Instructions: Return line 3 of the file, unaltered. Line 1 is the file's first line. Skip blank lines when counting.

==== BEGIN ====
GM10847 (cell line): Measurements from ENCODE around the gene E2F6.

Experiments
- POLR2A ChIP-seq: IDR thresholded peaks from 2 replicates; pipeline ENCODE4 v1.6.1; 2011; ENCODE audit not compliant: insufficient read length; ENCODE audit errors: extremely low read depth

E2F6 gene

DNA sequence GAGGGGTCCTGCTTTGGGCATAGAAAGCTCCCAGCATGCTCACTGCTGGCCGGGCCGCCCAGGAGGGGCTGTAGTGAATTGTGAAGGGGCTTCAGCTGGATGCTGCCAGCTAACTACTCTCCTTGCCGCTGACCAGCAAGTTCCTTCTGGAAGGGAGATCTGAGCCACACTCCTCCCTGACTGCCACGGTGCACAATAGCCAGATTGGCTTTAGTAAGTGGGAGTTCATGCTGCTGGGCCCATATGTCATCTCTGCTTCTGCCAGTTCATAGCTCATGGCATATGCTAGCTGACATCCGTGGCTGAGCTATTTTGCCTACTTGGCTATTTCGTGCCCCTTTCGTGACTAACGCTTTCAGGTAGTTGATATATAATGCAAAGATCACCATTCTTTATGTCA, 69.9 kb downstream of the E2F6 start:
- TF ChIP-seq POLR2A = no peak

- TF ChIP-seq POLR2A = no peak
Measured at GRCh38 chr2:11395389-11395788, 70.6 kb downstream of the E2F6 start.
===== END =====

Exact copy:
- POLR2A ChIP-seq: IDR thresholded peaks from 2 replicates; pipeline ENCODE4 v1.6.1; 2011; ENCODE audit not compliant: insufficient read length; ENCODE audit errors: extremely low read depth